How to Become an HVAC Tech in California
Considering a career in HVACR? Its a great time to get started, as construction continues to drive the need for skilled techs. You will need to find a program that gets you ready for certification.
Education and Training
Like in other technical fields, people in the HVAC industry require the right education and training to succeed. As such, many HVAC technicians pursue post-secondary training through technical and trade schools, as well as community colleges.
Check out these HVACR training programs in your area for more information.
How Long Does it Take?
The course options above take about 9 to 12 months. These 330 hour courses are online so you can control your pace.
Other programs in California might take you anywhere between 6 months to 2 years. The time it takes you to complete your coursework and certification is influenced by different factors such as the training program structure, delivery format, and your availability.
It’s also worth noting that full-time programs take less time compared to part-time programs. Before choosing a program, make sure you look into your availability and what you plan to achieve for a successful journey toward becoming an HVAC technician.
How Much Does It Cost?
Online programs such as the one above cost about $3000. This cost includes instructional materials and textbooks.
According to the International Association of Heating, Air-conditioning and Refrigeration (IHACI), other programs can vary from a few thousand dollars to as much as $15,000.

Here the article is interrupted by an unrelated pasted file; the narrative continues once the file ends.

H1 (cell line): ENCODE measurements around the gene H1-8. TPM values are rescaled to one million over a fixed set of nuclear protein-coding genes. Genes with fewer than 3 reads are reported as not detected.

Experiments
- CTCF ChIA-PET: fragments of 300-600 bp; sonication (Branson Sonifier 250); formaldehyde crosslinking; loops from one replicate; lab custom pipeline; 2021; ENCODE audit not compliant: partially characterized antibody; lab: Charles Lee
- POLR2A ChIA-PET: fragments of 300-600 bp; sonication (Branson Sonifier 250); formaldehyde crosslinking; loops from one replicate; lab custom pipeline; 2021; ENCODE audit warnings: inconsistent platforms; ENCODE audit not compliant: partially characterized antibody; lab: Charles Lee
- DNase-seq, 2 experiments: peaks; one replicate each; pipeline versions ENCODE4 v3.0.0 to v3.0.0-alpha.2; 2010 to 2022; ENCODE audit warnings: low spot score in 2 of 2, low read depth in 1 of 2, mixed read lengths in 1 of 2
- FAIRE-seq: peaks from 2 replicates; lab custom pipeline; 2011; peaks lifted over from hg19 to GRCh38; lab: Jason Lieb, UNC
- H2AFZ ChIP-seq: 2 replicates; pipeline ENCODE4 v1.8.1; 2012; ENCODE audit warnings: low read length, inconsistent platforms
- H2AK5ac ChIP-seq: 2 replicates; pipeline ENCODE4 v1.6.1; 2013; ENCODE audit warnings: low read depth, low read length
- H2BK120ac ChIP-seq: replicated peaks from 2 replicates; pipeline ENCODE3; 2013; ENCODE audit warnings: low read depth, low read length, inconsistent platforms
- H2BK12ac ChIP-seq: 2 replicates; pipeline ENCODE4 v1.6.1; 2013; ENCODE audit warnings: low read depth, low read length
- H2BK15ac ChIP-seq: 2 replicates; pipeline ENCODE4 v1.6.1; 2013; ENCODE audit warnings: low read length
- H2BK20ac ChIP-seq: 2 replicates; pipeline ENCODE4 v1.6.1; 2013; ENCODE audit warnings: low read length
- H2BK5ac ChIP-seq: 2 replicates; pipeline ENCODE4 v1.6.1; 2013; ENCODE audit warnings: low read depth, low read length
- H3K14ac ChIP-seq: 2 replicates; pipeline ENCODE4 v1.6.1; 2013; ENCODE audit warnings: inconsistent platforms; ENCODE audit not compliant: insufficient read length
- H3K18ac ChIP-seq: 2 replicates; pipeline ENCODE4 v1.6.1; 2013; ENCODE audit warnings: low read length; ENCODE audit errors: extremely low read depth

Many factors go into calculating the cost, including the type of program, the particular institution you choose, your location, and the course duration. Many programs offer financial assistance such as scholarships, grants, and other forms of support.
What Will You Study?
During HVAC training, aspiring technicians delve into a range of essential subjects while also gaining hands-on experience. Here are some key areas that should be part of any class.
- Principles of heat, energy & cooling
- Safety & Best Practices – using tools and operating equipments
- Controls – how do automated components operate?
- System Components – condensers, compressors, cooling towers and heat pumps
- Commercial refrigeration
- AC dynamics such as heating, cooling and humidity
- Home appliances
- Real world simulations
- Soft skills for the job
To work as an HVAC professional in California, it’s necessary to obtain a C-20 Warm Air Heating, Ventilating, and Air Conditioning Contractor License. This license can be acquired through two avenues: completing formal education and on-the-job training, or accumulating four years of journeyman work experience.
While getting the required license is crucial, HVAC technicians have the opportunity to enhance their career prospects and expand their knowledge by pursuing additional certifications. Two popular certifications in the field are:
- The EPA license is required for anyone who handles refrigerants and demonstrates their understanding of safe handling and disposal practices.
- NATE certification is nationally recognized and validates a technician’s technical expertise and knowledge of HVAC systems.
The course listed above are geared towards prepping you for these certifications.